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Let $A$ be an $n \times n$ nondegenerate square matrix with real-valued entries. If we interpret the rows of $A$ as points in $\mathbb{R}^n$, then $A$ defines a simplex. We'll say $v \in \mathbb{R}^n$ is a normal vector to $A$ if $v$ is the normal vector to the hyperplane on which this simplex lies.

I am looking for a function $f_A: \mathbb{R}^n \to \mathbb{R}^{n \times n}$ that maps a normal vector to a rotation of $A$ that has that normal vector. It's easy to see that many rotations of $A$ might correspond to a single normal vector; thus, many implementations of $f_A$ might be possible. Any of them will do, as long as $f_A$ is continuous.


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I might be missing something. If $A$ is nondegenerate, then its rows are linearly independent, which means that the only subspace of $\mathbb R^n$ that contains them is $\mathbb R^n$ itself. And in that case there's nothing normal to it. –  Martin Argerami Nov 16 '12 at 0:18
What you say is true if we interpret the rows of $A$ as vectors. However, I am interpreting them as points in $\mathbb{R}^n$ - thus, the hyperplane they define need not pass through the origin. If we like, we can mentally translate the hyperplane to pass through the origin for purposes of computing its normal vector. –  GMB Nov 16 '12 at 1:36
Now I understand, thanks. –  Martin Argerami Nov 16 '12 at 1:45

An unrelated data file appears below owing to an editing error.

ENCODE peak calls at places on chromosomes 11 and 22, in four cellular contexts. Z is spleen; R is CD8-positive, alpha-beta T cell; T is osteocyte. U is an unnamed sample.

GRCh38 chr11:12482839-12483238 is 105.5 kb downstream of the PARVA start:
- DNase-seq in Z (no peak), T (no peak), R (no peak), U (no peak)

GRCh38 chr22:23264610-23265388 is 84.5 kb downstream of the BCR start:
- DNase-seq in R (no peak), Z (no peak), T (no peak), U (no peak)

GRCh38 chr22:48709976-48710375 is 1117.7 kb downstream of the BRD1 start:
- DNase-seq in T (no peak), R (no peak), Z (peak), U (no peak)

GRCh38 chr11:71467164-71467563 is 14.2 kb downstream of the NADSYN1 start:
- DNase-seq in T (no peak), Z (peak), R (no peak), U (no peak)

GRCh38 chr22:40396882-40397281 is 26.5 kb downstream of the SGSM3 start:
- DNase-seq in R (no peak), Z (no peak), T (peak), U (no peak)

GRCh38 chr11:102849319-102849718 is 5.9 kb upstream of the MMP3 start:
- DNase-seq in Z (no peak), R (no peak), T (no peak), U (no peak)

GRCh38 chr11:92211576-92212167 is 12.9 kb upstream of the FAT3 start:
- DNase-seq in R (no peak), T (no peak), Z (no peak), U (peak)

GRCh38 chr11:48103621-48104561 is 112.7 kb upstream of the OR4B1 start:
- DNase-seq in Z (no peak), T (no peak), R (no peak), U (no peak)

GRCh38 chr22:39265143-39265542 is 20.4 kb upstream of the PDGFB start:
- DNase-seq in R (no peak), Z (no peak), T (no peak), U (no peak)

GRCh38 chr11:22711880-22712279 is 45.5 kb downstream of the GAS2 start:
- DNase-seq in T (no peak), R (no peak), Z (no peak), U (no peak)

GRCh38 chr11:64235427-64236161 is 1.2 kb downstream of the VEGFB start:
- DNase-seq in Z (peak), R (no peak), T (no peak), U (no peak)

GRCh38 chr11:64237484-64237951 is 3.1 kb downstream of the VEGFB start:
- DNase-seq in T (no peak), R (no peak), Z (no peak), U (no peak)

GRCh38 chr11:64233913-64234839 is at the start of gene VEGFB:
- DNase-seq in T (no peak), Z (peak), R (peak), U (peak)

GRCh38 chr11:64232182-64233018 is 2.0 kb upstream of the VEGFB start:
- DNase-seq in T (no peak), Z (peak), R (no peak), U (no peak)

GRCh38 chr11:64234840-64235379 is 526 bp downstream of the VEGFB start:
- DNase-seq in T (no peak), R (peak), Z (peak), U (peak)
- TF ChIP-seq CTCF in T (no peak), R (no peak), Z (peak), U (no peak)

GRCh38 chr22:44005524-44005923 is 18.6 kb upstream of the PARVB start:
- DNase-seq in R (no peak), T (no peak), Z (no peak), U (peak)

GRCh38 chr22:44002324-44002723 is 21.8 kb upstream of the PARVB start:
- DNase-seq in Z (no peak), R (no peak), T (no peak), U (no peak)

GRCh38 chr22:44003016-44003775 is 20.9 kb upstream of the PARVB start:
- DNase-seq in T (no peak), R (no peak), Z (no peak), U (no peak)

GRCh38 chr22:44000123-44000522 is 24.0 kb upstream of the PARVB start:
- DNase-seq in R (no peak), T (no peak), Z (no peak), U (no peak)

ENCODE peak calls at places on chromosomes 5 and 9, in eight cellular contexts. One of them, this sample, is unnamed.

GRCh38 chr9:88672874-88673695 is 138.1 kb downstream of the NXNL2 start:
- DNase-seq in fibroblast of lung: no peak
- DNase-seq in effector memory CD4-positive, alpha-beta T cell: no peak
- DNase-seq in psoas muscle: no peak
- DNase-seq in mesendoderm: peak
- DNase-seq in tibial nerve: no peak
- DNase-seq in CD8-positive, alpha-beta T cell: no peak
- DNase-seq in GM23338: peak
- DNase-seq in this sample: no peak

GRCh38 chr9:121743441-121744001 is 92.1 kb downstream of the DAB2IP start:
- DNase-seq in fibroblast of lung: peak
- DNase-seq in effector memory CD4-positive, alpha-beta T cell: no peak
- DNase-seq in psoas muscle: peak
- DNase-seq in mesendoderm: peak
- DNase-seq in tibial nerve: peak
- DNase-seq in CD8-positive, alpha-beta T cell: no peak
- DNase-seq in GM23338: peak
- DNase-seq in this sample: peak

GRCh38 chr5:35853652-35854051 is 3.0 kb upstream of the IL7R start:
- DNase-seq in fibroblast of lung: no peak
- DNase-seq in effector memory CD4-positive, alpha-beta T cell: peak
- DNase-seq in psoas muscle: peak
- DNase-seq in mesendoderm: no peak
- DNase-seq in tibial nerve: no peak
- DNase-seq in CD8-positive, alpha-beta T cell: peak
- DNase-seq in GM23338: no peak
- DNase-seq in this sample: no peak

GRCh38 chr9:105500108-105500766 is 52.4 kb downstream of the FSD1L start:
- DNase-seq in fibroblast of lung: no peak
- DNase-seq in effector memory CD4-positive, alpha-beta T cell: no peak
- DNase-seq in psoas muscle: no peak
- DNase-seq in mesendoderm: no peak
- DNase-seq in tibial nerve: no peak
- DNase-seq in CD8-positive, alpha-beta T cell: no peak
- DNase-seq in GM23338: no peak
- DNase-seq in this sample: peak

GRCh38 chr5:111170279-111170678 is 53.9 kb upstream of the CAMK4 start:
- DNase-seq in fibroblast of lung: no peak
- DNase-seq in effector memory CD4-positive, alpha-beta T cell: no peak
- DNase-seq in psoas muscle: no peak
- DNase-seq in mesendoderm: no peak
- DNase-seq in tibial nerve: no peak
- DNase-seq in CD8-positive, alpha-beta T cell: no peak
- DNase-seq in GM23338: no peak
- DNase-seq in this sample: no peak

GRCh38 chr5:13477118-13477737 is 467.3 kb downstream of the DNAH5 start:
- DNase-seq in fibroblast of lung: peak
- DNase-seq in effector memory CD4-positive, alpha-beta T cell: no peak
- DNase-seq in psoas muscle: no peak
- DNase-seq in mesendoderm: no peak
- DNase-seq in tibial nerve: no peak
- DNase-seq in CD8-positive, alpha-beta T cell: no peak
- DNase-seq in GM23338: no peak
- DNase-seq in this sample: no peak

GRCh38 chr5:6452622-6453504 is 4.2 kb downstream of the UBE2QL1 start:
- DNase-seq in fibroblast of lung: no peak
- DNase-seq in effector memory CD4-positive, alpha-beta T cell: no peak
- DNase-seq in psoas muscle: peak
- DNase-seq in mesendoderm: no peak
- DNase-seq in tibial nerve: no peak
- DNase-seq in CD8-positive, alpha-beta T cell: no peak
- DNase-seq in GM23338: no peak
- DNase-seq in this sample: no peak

Isn't $A$ itself a bit of a red herring? An arrangement of $n$ points has a unique unit normal $v$, up to sign, and you are just looking for a continuous function that maps any unit vector $u$ to a rotation matrix $R$ such that $Rv = u$. Right? –  Rahul Nov 16 '12 at 7:53
I have a feeling this is impossible in $\mathbb R^3$ due to the hairy ball theorem, but I'm not sure yet. –  Rahul Nov 16 '12 at 7:54

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If I've understood the question correctly, this is impossible for odd $n$.

Any rotation of $A$ transforms its unit normal vector $v$ by the same rotation, so what you're really looking for is a continuous function that, for any vector $u$, gives a rotation matrix $R(u)$ which maps $v$ to $u$.

Let $w$ be a fixed unit vector orthogonal to $v$. Then $R(u)w$ is orthogonal to $R(u)v = u$. Now $R(u)w$, seen as a function over the unit sphere, defines a vector field which is everywhere tangential to the sphere and nowhere zero. By the hairy ball theorem, such a vector field cannot be continuous when $n$ is odd, so $R(u)$ cannot be either.

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Yes, you've understood the question correctly. Thanks - this is very clever, if disappointing. –  GMB Nov 17 '12 at 19:57

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